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China sets up 'super think tank'
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Speaking at the CCIEE founding ceremony, Zeng Peiyan said the think tank would "focus on the major and pressing issues concerning the world economy; conduct strategic, macroscopic, forward looking research, and work hard to achieve pertinent, applicable conclusions."

CCIEE's first batch of research projects cover the possibility of a second wave of the financial crisis, the construction of new world financial order, the strategic cooperation between China and the US, the strategic relationship between China and Japan, cooperation between China and Russia on energy and resource development in central Asia, the decision-making systems of foreign governments, and the role of think tanks in formulating government economic policy.

Increasing complexity challenging decision makers

According to Zeng Peiyan, an increasingly complex world is "posing a challenge to all think tanks."

The past decade has been a difficult period for decision makers. Both officials and business leaders have found themselves at a loss in the face of an ever more unstable economic situation and frequent changes in government policy.

Furthermore, inaccurate forecasts have made economists and researchers a standing joke in the country.

At the end of 2007, a renowned economist at the Chinese Academy of Social Sciences predicted inflation would remain stable and not go above 4 percent. Two months later the CPI rocketed to 8.7 percent and by the end of 2008 had plunged to 1.2 percent.

"In addition to their weak academic background, domination by special interest groups also leads Chinese think tanks into errors and misjudgments," said Jiang Yong.

In a special study on "departmental interests", Jiang found that some ministry-sponsored think tanks were essentially working to promote special interests. Researchers tend to bend their academic opinions to comply with the institution's general principles, and sometimes modify their opinions for fear of being criticized by their boss.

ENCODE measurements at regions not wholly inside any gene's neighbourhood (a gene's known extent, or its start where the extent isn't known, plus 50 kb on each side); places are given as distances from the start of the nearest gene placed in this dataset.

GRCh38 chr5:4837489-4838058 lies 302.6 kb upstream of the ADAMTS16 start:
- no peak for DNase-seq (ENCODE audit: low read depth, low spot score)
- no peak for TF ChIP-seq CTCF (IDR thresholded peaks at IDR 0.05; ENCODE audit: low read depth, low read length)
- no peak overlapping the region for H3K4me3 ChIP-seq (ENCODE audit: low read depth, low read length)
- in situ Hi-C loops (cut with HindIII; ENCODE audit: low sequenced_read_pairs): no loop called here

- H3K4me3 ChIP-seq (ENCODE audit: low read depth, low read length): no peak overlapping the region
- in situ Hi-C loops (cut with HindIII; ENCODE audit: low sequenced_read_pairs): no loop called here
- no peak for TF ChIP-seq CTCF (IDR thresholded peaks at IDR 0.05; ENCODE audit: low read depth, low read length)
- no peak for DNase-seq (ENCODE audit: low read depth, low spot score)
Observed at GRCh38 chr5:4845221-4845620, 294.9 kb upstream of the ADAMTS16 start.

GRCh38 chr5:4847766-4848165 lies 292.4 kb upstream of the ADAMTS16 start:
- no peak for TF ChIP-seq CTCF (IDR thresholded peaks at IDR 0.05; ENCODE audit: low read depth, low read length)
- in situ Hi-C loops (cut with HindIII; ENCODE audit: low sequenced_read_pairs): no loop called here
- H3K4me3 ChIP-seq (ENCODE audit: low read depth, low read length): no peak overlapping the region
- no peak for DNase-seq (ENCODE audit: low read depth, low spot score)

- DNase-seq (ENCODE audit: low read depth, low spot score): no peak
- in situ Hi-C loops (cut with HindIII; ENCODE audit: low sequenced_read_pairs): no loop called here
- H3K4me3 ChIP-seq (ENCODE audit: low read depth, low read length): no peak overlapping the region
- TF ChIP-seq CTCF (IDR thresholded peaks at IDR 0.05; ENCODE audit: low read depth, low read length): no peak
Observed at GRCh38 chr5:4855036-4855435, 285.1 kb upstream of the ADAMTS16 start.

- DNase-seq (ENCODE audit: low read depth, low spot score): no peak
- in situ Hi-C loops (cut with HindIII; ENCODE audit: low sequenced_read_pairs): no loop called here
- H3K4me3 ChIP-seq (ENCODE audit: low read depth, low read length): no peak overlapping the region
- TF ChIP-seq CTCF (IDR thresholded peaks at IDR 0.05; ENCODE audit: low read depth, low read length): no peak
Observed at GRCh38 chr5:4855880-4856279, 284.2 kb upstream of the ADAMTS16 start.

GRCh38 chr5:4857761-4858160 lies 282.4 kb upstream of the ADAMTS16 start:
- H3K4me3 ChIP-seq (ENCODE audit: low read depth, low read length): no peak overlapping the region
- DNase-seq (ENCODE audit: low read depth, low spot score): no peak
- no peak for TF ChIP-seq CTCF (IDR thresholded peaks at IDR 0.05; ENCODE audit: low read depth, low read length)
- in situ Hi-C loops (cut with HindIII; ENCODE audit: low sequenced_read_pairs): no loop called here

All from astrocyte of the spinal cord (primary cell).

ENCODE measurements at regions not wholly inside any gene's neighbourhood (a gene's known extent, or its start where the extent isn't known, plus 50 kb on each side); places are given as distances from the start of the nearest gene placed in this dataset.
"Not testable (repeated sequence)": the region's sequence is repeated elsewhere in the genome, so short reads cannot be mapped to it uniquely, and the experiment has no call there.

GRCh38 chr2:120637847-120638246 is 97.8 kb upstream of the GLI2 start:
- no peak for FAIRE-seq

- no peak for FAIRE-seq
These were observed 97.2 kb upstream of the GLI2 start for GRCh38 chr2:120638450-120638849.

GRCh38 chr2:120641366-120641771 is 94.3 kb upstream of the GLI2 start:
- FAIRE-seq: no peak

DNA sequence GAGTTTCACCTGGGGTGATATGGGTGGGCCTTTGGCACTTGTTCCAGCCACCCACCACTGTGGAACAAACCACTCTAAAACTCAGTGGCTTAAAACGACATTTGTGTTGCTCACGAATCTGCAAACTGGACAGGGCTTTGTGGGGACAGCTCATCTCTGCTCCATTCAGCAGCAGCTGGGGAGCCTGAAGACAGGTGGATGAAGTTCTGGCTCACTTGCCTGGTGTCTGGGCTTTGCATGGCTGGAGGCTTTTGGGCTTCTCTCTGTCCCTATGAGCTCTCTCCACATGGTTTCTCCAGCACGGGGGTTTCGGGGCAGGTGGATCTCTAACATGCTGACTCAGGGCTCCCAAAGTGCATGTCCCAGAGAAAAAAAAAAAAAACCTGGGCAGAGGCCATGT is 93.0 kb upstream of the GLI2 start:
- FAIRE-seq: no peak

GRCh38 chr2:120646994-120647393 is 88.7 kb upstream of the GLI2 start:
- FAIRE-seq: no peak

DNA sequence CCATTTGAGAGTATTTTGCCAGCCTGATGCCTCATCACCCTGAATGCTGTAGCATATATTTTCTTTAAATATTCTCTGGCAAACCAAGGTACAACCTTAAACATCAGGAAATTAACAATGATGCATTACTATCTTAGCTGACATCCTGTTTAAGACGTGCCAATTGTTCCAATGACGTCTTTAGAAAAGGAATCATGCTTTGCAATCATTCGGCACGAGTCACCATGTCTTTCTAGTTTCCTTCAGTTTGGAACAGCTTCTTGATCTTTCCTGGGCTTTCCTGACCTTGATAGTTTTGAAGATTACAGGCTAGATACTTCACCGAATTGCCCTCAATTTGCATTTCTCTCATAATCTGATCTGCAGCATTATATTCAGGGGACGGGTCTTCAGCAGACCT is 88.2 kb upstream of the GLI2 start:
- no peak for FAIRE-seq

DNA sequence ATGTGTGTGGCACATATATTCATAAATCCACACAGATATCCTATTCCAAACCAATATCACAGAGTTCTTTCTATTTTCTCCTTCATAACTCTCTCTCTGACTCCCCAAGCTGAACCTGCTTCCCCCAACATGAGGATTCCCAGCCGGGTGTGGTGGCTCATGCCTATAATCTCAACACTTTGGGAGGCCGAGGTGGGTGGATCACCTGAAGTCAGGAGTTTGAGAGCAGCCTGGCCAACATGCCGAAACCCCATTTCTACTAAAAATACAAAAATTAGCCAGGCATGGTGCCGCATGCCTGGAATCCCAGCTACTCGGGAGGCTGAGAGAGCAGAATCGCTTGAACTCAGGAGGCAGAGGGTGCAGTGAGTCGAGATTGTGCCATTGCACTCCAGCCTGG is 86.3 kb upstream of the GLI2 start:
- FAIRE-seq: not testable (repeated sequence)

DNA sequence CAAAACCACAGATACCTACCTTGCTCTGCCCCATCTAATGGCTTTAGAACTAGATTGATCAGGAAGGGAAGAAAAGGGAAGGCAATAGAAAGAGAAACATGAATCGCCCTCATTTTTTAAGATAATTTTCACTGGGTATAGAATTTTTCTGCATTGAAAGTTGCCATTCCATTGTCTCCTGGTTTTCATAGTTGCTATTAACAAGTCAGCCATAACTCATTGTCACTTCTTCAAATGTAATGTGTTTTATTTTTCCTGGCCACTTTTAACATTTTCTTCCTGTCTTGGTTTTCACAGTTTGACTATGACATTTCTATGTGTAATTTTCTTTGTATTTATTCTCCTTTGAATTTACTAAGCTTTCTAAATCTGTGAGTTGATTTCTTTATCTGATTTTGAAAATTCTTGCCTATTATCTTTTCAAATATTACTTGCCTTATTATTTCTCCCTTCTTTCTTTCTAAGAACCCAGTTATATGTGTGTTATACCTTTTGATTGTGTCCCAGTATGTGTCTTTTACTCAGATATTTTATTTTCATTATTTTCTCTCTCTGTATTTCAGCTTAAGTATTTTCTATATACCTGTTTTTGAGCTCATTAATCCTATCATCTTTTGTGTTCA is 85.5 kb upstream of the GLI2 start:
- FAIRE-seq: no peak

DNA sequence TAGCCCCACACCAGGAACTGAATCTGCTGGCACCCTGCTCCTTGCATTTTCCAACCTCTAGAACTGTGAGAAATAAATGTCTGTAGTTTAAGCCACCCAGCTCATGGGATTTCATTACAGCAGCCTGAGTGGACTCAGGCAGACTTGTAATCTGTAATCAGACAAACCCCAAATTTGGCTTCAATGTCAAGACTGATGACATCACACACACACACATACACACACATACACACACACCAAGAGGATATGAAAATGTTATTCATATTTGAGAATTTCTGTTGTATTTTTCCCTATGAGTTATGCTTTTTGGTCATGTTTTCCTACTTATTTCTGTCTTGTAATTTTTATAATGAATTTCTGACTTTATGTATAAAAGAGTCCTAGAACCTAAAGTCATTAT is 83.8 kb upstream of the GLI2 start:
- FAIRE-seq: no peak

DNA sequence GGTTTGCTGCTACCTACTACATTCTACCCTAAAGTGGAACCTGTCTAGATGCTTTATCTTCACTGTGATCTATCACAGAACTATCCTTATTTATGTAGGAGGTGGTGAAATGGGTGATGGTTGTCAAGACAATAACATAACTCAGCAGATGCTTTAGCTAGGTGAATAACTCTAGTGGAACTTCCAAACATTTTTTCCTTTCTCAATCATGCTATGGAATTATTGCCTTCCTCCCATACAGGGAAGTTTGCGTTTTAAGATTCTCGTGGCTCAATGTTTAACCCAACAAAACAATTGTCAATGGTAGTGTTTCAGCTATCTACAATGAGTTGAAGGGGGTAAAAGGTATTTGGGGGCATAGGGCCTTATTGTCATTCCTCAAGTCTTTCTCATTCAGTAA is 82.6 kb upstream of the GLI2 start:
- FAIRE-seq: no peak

Powerful companies are also increasingly sponsoring think tanks. One Beijing think tank was set up with money from coal mine owners in Shanxi Province. Researchers at the think tank were tasked with "tactically expressing opinions that are in the best interests of coal mine owners."

According to Jiang Yong, such practices result in "absolute obedience to sponsors' orders". In his view, think tanks set up on this basis are essentially acting as representatives of special interests groups and failing in their responsibility to offer independent, objective, scientific advice to the government.

"As society changes think tanks will have to reform," said Liu Kegu, former vice governor of China Development Bank and now a CCIEE researcher.

According to Liu, the future trend will be towards high-level, comprehensive think tanks with both government and non-government sponsorship.

The establishment of CCIEE is being widely viewed as step in this direction. "Research on complex economic phenomena like the financial crisis requires interdepartmental, trans-regional, interdisciplinary efforts," said Liu Kegu. CCIEE is composed of researchers from government departments, NGOs, large enterprises, chambers of commerce, banks and other financial institutions, colleges and universities.

Another notable remarkable feature of CCIEE is its reliance on both governmental and non-governmental sources of funding.

After visiting the Brookings Institution, the Rand Corporation and other renowned foreign think tanks, Liu Kegu came to the conclusion that the Chinese advisory system was in pressing need of institutions with both governmental and non-governmental support.

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